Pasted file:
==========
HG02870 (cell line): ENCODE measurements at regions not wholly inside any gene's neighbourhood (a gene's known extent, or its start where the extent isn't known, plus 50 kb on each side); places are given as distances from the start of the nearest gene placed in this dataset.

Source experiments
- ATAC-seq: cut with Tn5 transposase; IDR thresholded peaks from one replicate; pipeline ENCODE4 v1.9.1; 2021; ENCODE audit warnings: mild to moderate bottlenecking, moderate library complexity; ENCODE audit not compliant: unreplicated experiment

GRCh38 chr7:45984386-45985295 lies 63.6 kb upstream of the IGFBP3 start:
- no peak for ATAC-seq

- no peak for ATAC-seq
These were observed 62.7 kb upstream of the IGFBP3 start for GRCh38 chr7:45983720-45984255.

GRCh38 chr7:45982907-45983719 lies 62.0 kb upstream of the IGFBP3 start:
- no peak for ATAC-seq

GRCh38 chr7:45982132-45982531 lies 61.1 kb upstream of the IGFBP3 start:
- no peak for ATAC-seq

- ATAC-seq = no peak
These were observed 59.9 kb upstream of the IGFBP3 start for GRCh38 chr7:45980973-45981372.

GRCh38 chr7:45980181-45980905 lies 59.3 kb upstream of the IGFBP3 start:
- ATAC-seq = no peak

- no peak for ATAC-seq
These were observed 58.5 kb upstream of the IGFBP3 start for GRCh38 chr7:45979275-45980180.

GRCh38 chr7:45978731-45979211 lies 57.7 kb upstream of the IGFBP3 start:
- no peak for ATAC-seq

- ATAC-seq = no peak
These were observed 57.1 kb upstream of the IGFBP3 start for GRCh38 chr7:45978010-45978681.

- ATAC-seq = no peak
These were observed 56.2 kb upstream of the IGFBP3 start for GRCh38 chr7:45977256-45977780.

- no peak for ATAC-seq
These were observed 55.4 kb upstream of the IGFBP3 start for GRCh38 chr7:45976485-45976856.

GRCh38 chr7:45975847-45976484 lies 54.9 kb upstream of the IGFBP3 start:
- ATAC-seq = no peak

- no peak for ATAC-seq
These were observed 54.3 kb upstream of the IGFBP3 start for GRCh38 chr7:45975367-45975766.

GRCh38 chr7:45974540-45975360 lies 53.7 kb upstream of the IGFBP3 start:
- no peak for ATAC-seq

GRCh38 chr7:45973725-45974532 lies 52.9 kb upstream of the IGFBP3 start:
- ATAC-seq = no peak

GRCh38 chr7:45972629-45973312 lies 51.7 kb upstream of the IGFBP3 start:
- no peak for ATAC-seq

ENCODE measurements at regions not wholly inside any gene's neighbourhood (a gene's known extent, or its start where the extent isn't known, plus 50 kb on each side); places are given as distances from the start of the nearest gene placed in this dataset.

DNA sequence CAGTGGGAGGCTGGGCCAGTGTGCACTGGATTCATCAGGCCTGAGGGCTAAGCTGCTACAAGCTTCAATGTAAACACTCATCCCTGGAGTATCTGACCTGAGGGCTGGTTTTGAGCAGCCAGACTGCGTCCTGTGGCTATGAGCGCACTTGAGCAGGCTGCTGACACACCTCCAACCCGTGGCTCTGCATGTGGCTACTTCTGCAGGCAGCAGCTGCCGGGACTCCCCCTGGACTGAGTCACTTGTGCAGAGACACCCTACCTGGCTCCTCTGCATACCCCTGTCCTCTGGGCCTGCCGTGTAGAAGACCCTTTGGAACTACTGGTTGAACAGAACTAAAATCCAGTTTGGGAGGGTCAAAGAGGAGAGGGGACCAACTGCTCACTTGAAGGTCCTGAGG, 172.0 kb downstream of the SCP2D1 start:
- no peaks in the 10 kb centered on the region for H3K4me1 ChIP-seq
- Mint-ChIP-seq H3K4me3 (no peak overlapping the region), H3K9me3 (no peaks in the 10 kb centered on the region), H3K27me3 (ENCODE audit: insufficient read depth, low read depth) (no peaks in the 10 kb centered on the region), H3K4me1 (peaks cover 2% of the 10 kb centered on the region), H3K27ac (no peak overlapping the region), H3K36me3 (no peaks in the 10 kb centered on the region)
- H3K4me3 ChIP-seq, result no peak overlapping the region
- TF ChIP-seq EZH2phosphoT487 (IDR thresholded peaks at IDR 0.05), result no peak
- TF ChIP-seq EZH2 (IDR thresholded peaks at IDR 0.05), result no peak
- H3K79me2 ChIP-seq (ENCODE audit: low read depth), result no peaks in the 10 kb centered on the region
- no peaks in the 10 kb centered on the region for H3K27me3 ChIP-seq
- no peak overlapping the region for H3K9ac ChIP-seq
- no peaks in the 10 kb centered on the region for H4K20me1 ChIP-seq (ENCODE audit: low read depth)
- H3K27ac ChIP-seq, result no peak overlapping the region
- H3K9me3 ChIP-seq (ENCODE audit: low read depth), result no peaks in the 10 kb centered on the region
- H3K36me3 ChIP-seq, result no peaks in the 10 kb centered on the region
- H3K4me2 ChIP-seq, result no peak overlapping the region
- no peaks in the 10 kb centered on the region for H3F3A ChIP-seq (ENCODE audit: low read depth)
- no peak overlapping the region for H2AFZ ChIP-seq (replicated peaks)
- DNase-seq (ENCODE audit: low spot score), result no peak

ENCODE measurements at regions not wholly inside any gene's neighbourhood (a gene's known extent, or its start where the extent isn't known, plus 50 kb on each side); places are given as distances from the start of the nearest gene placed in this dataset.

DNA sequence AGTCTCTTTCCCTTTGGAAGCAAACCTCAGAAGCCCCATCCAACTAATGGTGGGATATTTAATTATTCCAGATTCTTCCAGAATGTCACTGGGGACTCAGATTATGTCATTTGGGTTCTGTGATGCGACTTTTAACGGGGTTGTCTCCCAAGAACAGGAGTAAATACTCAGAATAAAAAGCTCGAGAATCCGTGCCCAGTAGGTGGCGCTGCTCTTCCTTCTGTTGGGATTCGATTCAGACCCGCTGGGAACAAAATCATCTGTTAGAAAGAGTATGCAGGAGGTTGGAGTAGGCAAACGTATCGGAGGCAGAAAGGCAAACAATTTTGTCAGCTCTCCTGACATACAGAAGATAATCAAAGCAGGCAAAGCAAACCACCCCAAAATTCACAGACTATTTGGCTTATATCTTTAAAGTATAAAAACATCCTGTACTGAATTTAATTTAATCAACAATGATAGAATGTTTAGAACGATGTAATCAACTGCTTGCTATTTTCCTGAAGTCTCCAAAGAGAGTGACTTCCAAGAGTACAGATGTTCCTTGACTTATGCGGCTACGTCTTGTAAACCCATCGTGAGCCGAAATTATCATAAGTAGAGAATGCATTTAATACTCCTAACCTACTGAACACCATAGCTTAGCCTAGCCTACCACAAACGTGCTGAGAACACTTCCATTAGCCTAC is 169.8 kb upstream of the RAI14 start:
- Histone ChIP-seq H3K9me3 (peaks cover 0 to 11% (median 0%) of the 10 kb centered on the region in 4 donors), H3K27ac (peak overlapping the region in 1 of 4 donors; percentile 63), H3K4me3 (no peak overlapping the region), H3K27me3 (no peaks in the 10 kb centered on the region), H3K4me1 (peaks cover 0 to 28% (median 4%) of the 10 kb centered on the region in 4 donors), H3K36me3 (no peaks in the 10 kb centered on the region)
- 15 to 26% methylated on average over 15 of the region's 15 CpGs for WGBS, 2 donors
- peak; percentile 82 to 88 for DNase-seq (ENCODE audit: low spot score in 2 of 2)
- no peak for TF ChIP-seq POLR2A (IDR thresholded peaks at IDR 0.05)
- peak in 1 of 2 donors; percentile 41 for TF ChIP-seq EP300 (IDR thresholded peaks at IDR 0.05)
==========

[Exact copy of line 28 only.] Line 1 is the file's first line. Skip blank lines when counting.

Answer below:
- no peak for ATAC-seq